This is a blog post about memes. I’m not even going to try and hide it.

By Kate Trewin, Class of 2016

Everyone in the world loves a good meme, and everyone’s ideas on what a good meme are vary widely, but we love them none the less. Why is this? Well, science might have the answer!

Classic Boromir ‘One does not simply…’ meme – image via quickmeme

To begin with, lets delve into what makes a meme; the most common memes are your well known ‘advice animals’ such as Success Kid, Scumbag Steve, and Socially Awkward Penguin that everyone will have seen at least once. These memes are usually short and punchy text with distinct meaning pertaining to the image. Then you get your video memes like Double Rainbow (god I hope people remember this one and I’m not actually so bloody old no one knows it) and the other beautiful hits by Songify This, or HEYYEYAAEYAAAEYAEYAA. Followed by the last category of memes which don’t have an official name, but I’m going to call them ‘others’ (genius aren’t I), these can be anything from posts on me_irl, Nihilist memes, or even our own glorious Melbourne Uni Stalker Space (which we all need to do more stalking on please) you get the idea. Whatever your sense of humour, there’s a meme out there for you.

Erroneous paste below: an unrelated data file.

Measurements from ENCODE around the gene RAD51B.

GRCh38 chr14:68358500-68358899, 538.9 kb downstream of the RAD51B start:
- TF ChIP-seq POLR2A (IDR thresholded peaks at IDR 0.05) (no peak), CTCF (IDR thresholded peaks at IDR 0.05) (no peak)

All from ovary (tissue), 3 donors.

Now, you’re probably thinking to yourself ‘Kate, this is a science blog, can you give me some science and stop talking about memes? Are you really this sad?’ well yes, yes I am that sad. But also here is some science, so shut up and keep reading and then leave some cool comments that facilitate discussion so I get dem tasty H1s. I’m so sorry.

Anyway… scientists have started delving into what makes a meme popular, why things go viral, and how this could be extrapolated to predict what will go viral next. Which is good news if you want to advertise something because maybe science can tell you how to do a good job (unlike you The Blind Factory, no one likes your radio ads, STOP IT). The science of memes or ‘memetic theory’ looks into these burning questions, and suggests that memes compete in a Darwinian type battle where they compete for reproduction (sharing), and evolve as time goes on, I wish I was joking.   A common way of describing this is by using the spoked wheel theory – where one person makes a spoked wheel wagon, another sees it and replicates it. Three more people see these two wagons and the process continues until there are hundreds of wagons. Coming up with a spoked wheel might have been easy in the earlier days of the internet where the coolest meme was a lolcat, but now we’re spoilt for choice, there’s a lot of spoked wheel concepts around, which ones do we all choose to replicate?

Us too Mugatu – image via Quickmeme

So again, what makes a meme go viral? Well memetic theory suggests that to go viral a meme should be interesting, simple, catchy, funny, and engaging. Which seems to make sense, but it doesn’t account for differences in taste, demographic, or culture which could all make marked impacts on whether a meme spreads in a particular area or not. To me, the ideal meme is one that is funny, simple, and relatable or one that is completely nonsensical (here comes dat boi).

Tell me, what are your favourite memes, and why?